Pirates are all the rage. Something must be in the water. Brine. Rum. Scurvy.
Dead Reckoning is John D. Clair’s attempt to leach the lemon juice from our water supply. Don’t take that as an insult. It’s a scurvy joke. Because scurvy is caused by vitamin-C deficiency. To keep their gums from becoming bleeding pits, sailors would drink lemon juice. It’s also where we get “limey,” because the British Navy forced its sailors to drink lime juice, except lime juice doesn’t have enough vitamin-C to offset scurvy, so ha ha, the British Navy was drinking lime juice for nothing.
What were we talking about? Oh, right. Dead Reckoning.
Peter McPherson’s Wormholes seems like the sort of game I ought to enjoy. Beginning from a central station, players venture into the great beyond to make contact with far-flung planets, deploy wormholes to transit from one end of the galaxy to the other in the blink of an eye, and deliver passengers to their intended destination. You’re a space taxi! I can get behind all of that.
So why does it leave me as chilly as a punctured spacesuit?
Despite containing no pencils, dry-erase pens, pads of paper or laminated cards, Matthew Dunstan and Brett Gilbert’s The Guild of Merchant Explorers is as much a flip-and-write game as any other. It’s the feel that counts. A single card is flipped. Everybody uses that card to fill in spaces on their personal map. Everybody suffers or profits together. At least initially. After a few cards, whether any given flip helps or hinders your expansion is a function of planning and foresight rather than mere chance.
What sets this title apart from its peers, though, is the way it resets between eras.
Every so often a publisher will send me a game out of the blue. I try to take a look at every title I’m sent, but when I’m working through a backlog twenty boxes deep, I’ll confess it isn’t beyond me to judge a game by its lid. Eternal shame, I know. But look at this thing. TEN? That’s the name of your game? TEN? With that epileptic seizure of colors passing for box art? I only knew Shawn Stankewich, Robert Melvin, and Molly Johnson from Point Salad, but, uh, I’m not especially fond of Point Salad. Onto the pile of giveaways it went.
And then something funny happened. TEN got nominated for a Golden Geek. My curiosity was piqued. It was sitting right there, after all. How much opportunity cost could it represent? At worst, it would take fifteen minutes to learn and play. Fifteen lousy minutes. It’s a rare game night if we don’t chat about Geoff’s fashion sense for at least twenty. Might as well give it a try.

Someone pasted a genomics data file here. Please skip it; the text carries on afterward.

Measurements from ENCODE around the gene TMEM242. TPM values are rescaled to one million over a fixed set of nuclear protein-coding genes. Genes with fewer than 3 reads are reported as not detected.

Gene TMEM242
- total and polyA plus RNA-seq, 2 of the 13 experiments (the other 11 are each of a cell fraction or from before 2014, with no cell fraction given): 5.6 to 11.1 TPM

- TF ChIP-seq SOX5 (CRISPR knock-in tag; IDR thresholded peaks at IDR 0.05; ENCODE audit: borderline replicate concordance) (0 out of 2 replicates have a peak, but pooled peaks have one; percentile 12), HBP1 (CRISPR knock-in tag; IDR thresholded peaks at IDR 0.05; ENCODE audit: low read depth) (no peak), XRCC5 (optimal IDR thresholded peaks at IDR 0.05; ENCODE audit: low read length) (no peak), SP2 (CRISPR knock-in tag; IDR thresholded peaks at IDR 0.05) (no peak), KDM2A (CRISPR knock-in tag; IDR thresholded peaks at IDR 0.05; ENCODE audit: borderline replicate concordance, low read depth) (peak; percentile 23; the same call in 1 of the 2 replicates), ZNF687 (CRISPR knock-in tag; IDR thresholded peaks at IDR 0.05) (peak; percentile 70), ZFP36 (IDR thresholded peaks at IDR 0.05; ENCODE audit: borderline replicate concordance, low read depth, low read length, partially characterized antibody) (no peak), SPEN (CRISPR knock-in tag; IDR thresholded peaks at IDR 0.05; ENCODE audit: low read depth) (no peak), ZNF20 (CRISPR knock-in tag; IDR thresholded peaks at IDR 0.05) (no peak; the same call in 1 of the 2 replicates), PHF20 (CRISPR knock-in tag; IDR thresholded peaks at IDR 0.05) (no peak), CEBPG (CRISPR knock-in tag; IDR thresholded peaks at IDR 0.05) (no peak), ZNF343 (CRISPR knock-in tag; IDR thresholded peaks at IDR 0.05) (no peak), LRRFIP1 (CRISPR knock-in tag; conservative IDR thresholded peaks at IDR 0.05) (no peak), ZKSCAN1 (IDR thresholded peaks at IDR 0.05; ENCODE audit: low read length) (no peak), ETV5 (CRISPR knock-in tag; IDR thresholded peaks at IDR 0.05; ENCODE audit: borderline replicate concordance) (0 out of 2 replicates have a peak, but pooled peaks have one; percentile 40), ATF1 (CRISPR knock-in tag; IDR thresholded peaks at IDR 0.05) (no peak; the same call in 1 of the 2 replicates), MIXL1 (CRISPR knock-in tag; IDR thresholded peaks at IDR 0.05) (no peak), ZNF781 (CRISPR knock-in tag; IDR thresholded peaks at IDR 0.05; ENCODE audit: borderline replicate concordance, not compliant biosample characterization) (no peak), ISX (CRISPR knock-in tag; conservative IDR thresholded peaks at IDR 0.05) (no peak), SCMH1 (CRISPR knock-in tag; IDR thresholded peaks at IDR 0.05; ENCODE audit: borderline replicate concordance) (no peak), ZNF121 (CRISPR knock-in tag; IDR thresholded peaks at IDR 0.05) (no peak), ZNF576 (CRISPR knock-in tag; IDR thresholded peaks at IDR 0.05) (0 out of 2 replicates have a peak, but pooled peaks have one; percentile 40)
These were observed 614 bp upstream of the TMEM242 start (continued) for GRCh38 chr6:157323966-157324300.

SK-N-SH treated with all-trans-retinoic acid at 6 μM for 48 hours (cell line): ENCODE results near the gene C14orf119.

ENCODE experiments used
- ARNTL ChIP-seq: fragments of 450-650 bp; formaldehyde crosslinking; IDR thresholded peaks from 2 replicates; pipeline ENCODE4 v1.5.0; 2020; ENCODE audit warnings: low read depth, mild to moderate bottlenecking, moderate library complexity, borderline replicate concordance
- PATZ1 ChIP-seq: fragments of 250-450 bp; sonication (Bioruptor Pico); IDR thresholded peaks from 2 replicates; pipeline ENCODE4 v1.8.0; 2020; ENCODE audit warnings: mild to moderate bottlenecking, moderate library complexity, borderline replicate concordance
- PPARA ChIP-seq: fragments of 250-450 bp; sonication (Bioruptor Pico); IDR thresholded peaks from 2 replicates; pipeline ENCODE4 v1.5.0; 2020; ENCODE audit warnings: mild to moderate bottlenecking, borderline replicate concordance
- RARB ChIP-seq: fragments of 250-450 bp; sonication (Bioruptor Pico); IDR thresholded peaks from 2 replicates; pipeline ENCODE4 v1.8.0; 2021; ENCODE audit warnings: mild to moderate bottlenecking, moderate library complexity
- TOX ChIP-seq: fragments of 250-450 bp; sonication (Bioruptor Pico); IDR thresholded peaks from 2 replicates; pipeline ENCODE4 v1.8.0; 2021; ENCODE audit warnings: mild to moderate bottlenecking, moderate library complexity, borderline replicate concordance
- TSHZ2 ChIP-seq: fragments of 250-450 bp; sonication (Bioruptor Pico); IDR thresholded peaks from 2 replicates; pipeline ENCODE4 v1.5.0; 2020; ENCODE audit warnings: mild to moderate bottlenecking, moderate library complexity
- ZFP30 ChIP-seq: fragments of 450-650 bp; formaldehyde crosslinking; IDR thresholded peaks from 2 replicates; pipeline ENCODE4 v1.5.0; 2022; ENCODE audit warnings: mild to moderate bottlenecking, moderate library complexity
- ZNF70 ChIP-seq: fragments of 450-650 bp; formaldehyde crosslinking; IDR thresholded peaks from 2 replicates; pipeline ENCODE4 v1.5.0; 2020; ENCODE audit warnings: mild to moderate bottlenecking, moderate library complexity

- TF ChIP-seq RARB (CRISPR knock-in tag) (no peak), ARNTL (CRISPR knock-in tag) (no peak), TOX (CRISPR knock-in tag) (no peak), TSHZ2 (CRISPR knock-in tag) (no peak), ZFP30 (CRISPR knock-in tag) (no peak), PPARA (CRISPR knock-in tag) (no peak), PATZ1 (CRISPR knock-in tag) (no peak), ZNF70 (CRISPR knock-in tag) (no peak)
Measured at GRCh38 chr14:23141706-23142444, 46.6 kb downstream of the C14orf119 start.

Since then, we’ve hardly hosted a game night without playing a round or two of TEN. It’s phenomenal.
Come Halloween season, I’m always on the lookout for games of the scary variety. Something not only frightening, but filled with building tension and jump scares and moments that will have everyone gripping the edge of the table in apprehension. Something unexpected. Something that will stay with you.
This year, that game is absolutely Neil Kimball’s Sheepy Time.
By some measures, Erik Andersson Sundén’s Whirling Witchcraft is broken right down to its witchy heart. The second time we played — roughly eight minutes after the first time we played — Geoff turned to me and asked, “Is that all? We aren’t doing some tutorial mode?”
Indeed. I can’t even imagine what a tutorial mode to Whirling Witchcraft would look like. Passing cubes without any reason, maybe. But here’s the thing: despite its brevity and its chanciness — because of its chanciness — Whirling Witchcraft has given me a minor epiphany.
In this age of remote plays and digital implementations, it’s sometimes easy to forget that board games are pieces as much as they’re rules or settings or half-filled boxes hogging up more than their fair share of shelf space. Take John Clair’s Cubitos, for example. The absolute best part of Cubitos is handling its massive handfuls of dice. That isn’t faint praise. Cubitos knows what it does best. Which is why you’ll throw so many handfuls of dice that you place yourself at elevated risk of repetitive strain injury.
In one sense, Santa Monica isn’t anything new. Apart from its sun-bleached palette and laid-back setting, this hobby is full of perfectly serviceable tableau-builders. Bonus points if those tableaux are tiered; I’m thinking of offerings like 51st State, Imperial Settlers, or even Wingspan. Three rows of cards, each with different but complementary functions. Santa Monica only has two rows of cards. Two is fewer than three. Isn’t that a step in the wrong direction?
Nope. If anything, Santa Monica has produced some of the freshest tableaux I’ve ever laid on my table. And it has everything to do with how it goes about the process of establishing its setting.
Because it is the ken of board game critics to reduce every design to “It’s just this one game plus this other thing,” it would be easy to dismiss John Clair’s Ecos: First Continent as just Paolo Mori’s Rise of Augustus plus a map. That would be doing it a disservice. For one thing, although Augustus and Ecos share a heritage that stretches all the way back to Adam and Bingo, in practice there’s enough consanguinity between them to make their intermarriage technically legal in at least three states. You do you, you crazy lovebirds.
The real issue, however, is that Ecos is so damnably playable. If I were in a bad mood, I might almost call it cynical. Instead, let’s go with insidious.
Every so often, a game comes along that makes you say, “Well, that was charming.” Maybe that sounds like faint praise. Fair enough. Often it is.
Not in Walking in Burano, designed by Wei-Min Ling and illustrated by Maisherly Chan. This thing walks the line between charming and chewy just enough that I’ll forgive its first player marker being a cat standee.